Effects of built environment on metro ridership at a microscopic scale: a case study of Xi’an, China

Document Type

Journal Article

Publication Date


Subject Area

place - asia, place - urban, technology - geographic information systems, technology - passenger information, technology - ticketing systems, land use - impacts, ridership - behaviour, ridership - perceptions


Built environment, non-motorized friendly design, non-linear relationship, microscopic spatial scale


Few studies have examined the relationship at the microscopic spatial scale. In this study, multiple sources of data including mobile phone signal data, automatic fare collection system data, geo-information data, and street-view image data are combined to measure metro ridership and built environment at the plot or block scale. The Random Gradient Boosting Decision Tree was used to explore relationship between the built environment and ridership. The results show the following: (1) the relationship between built environment and ridership shows different types of curves. (2) The path distance to the metro station and the visual perception of road space have more significant impacts on ridership than road network density. (3) The location of the grid also affects grid-level metro ridership. The results suggest that planners should consider the locational factors, pay attention to the different effective thresholds of different variables on ridership and the longitudinal landscaping of non-motorized urban roads.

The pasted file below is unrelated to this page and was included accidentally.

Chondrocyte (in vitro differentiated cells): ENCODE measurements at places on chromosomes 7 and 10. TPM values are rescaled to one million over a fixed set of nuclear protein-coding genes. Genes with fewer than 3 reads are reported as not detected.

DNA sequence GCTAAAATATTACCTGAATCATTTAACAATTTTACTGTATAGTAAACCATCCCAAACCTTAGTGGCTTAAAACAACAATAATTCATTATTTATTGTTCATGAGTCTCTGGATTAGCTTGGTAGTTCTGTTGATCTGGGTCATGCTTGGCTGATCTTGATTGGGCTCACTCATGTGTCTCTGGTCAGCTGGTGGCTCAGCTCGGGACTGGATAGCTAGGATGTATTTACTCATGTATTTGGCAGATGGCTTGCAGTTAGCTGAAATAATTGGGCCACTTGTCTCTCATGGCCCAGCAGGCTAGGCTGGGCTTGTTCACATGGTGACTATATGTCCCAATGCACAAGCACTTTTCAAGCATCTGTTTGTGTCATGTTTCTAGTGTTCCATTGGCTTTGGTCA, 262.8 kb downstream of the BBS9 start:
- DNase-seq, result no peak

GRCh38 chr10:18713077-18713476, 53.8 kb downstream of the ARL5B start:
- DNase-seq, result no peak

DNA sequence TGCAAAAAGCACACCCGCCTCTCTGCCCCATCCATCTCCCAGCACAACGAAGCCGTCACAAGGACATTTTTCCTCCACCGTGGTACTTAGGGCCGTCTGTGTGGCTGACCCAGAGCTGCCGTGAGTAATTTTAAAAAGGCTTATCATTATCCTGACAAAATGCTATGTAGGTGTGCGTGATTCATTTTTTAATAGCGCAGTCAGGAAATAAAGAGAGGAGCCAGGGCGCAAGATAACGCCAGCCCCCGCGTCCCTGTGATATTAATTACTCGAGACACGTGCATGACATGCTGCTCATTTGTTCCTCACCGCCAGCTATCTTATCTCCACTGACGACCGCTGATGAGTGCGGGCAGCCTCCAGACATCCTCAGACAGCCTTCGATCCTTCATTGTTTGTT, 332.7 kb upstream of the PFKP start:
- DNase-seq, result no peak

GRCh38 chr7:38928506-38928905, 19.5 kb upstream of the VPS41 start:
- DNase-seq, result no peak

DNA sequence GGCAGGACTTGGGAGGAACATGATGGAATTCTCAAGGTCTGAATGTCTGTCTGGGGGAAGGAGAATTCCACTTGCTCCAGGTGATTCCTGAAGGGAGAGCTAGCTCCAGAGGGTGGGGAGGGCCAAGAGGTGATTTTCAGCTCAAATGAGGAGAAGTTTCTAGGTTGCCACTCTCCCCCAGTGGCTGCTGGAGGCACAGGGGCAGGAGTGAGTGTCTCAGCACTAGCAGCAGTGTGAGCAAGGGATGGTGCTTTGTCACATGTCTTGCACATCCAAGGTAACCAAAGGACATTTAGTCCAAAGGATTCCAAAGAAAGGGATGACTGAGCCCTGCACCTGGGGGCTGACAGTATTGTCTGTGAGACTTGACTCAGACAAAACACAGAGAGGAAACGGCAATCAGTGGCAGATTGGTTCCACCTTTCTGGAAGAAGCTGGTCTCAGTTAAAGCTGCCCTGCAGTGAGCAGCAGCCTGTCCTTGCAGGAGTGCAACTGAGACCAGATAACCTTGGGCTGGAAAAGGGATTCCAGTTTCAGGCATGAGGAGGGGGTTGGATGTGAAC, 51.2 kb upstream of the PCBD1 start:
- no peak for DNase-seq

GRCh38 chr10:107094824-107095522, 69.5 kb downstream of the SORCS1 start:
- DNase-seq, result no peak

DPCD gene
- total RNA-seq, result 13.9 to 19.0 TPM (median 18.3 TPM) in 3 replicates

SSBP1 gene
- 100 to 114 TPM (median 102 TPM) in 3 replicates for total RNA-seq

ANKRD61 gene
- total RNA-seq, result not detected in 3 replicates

Permission to publish the abstract has been given by Taylor&Francis, copyright remains with them.